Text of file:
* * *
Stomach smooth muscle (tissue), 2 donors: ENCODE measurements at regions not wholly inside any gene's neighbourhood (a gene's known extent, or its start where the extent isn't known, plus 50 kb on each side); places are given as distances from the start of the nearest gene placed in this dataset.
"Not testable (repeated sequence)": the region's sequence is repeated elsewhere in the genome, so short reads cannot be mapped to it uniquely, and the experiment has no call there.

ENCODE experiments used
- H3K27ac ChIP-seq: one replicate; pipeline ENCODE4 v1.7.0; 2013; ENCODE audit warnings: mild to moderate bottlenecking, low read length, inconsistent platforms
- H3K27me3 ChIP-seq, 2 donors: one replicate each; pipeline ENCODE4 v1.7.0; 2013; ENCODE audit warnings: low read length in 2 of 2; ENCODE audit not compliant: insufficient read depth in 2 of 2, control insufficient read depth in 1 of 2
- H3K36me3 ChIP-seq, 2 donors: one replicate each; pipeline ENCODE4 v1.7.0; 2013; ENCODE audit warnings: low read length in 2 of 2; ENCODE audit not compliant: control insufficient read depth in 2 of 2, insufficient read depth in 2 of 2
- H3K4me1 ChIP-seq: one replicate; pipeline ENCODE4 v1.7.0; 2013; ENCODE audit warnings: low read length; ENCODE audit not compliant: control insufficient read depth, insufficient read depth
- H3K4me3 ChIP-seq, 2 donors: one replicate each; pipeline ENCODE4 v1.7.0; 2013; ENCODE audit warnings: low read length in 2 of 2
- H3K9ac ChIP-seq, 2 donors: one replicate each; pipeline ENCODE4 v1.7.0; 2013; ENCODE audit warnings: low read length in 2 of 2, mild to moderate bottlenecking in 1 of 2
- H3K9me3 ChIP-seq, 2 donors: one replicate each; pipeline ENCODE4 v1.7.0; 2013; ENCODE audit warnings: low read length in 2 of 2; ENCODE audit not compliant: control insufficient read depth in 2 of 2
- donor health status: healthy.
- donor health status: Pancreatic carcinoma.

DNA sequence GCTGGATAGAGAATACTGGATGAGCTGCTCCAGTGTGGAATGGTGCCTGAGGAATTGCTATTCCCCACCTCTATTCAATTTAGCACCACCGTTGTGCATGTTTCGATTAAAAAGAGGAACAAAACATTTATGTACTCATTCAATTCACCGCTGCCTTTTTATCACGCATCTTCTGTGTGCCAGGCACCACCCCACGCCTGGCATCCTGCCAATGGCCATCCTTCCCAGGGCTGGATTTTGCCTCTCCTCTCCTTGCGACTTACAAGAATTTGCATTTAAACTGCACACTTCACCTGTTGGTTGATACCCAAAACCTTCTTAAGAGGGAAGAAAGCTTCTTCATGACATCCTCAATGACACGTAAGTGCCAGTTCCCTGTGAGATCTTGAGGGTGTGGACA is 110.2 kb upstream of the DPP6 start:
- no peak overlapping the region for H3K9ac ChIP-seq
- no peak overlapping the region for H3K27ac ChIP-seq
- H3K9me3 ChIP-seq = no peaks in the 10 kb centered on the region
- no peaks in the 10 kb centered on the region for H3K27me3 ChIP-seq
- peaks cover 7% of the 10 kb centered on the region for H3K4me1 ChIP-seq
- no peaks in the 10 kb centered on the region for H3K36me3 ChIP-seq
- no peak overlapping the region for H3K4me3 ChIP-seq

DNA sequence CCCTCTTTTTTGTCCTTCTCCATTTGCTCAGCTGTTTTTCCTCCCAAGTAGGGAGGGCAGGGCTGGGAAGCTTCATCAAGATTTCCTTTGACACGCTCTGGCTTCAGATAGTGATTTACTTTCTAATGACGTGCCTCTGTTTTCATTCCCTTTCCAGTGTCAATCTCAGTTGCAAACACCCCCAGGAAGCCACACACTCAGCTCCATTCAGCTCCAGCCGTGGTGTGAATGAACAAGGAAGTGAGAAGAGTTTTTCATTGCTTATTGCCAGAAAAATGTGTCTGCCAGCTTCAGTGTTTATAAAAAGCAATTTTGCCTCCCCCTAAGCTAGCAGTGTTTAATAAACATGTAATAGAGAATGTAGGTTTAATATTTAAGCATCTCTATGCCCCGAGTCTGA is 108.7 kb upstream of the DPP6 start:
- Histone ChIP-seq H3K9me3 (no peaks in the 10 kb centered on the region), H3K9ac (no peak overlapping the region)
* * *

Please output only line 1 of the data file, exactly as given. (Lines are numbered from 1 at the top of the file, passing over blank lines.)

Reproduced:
Stomach smooth muscle (tissue), 2 donors: ENCODE measurements at regions not wholly inside any gene's neighbourhood (a gene's known extent, or its start where the extent isn't known, plus 50 kb on each side); places are given as distances from the start of the nearest gene placed in this dataset.